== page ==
Imagery within the Tragedy Othello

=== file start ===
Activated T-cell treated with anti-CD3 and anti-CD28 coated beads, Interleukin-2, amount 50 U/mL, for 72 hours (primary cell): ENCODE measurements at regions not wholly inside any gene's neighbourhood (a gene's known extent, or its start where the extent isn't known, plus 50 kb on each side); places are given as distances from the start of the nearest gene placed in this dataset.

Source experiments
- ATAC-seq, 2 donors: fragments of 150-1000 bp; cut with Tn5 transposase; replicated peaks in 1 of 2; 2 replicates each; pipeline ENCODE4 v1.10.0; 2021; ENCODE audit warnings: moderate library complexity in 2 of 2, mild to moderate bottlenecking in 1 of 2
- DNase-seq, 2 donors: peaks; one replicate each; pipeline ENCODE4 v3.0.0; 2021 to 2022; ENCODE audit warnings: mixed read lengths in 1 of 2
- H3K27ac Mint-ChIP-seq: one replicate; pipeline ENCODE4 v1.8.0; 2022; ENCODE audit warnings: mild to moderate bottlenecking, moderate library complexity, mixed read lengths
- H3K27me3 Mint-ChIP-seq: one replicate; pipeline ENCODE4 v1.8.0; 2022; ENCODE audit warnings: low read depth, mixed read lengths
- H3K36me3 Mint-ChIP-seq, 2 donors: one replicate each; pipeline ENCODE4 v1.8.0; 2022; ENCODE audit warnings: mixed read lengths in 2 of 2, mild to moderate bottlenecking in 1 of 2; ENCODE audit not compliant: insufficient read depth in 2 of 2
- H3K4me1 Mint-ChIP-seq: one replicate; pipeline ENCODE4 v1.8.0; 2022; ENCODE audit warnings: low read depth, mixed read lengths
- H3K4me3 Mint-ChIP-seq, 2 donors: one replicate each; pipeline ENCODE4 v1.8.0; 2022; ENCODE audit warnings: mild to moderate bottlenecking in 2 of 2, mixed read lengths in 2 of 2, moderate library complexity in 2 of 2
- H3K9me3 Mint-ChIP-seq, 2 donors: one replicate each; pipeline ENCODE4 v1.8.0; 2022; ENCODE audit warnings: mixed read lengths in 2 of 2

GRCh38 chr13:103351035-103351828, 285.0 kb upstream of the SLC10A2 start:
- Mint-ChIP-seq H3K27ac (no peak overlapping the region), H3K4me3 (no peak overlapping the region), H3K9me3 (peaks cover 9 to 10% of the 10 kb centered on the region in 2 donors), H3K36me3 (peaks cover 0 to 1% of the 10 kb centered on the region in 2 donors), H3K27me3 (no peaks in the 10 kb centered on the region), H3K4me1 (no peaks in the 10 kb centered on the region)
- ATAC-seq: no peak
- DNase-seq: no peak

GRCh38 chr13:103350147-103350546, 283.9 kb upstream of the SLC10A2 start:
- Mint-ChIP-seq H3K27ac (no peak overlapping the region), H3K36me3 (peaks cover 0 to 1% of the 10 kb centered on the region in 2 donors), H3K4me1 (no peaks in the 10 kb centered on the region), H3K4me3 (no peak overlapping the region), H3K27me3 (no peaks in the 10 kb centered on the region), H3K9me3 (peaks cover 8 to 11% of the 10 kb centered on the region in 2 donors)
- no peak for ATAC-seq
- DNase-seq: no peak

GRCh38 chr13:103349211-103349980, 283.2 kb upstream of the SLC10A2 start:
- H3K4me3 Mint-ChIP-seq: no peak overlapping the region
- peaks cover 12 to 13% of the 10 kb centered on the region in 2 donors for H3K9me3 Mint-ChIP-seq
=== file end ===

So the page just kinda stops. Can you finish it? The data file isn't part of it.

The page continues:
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Imagery within the Tragedy Othello The grand variety of imagery in William Shakespeare’s tragic drama Othello serves many purposes. Let us in this paper consider the types and purposes of the imagery. In her book, Everybody’s Shakespeare: Reflections Chiefly on the Tragedies, Maynard Mack comments on the imagery of darkness and how it supports the evil schemes of the ancient: Just now, however, as we listen to his plans evolve, the darkness seems chiefly to be Iago’s element. In the darkness of this Venetian street, he moves to disrupt Othello’s marriage if he can. Later, in the darkness of a street in Cyprus, he will close his trap on Cassio, involving him in a scuffle that will cost him his lieutenancy. Still later, in the dark island outpost, he will set Roderigo to ambush Cassio, and so (he hopes) be rid of both. Simultaneously, in a darkness that he has insinuated into Othello’s mind, Desdemona will be strangled. (134) The vulgar imagery of the ancient dominate the opening of the play. Francis Ferguson in “Two Worldviews Echo Each Other” describes the types of imagery used by the antagonist when he “slips his mask aside” while awakening Brabantio: Iago is letting loose the wicked passion inside him, as he does from time to time throughout the play, when he slips his mask aside. At such moments he always resorts to this imagery of money-bags, treachery, and animal lust and violence. So he expresses his own faithless, envious spirit, and, by the same token, his vision of the populous city of Venice – Iago’s “world,” as it has been called. . . .(132) Standing outside the senator’s home late at night, Iago uses imagery within a lie to arouse the occupant: “ Awake! w... ... middle of paper ... ...s, copulating horses and sheep, serpents, and toads; other images, more wide-ranging in scope, include green-eyed monsters, devils, blackness, poisons, money purses, tarnished jewels, music untuned, and light extinguished. (217) WORKS CITED Bevington, David, ed. William Shakespeare: Four Tragedies. New York: Bantam Books, 1980. Ferguson, Francis. “Two Worldviews Echo Each Other.” Readings on The Tragedies. Ed. Clarice Swisher. San Diego: Greenhaven Press, 1996. Reprint from Shakespeare: The Pattern in His Carpet. N.p.: n.p., 1970. Mack, Maynard. Everybody’s Shakespeare: Reflections Chiefly on the Tragedies. Lincoln, NB: University of Nebraska Press, 1993. Shakespeare, William. Othello. In The Electric Shakespeare. Princeton University. 1996. http://www.eiu.edu/~multilit/studyabroad/othello/othello_all.html No line nos.

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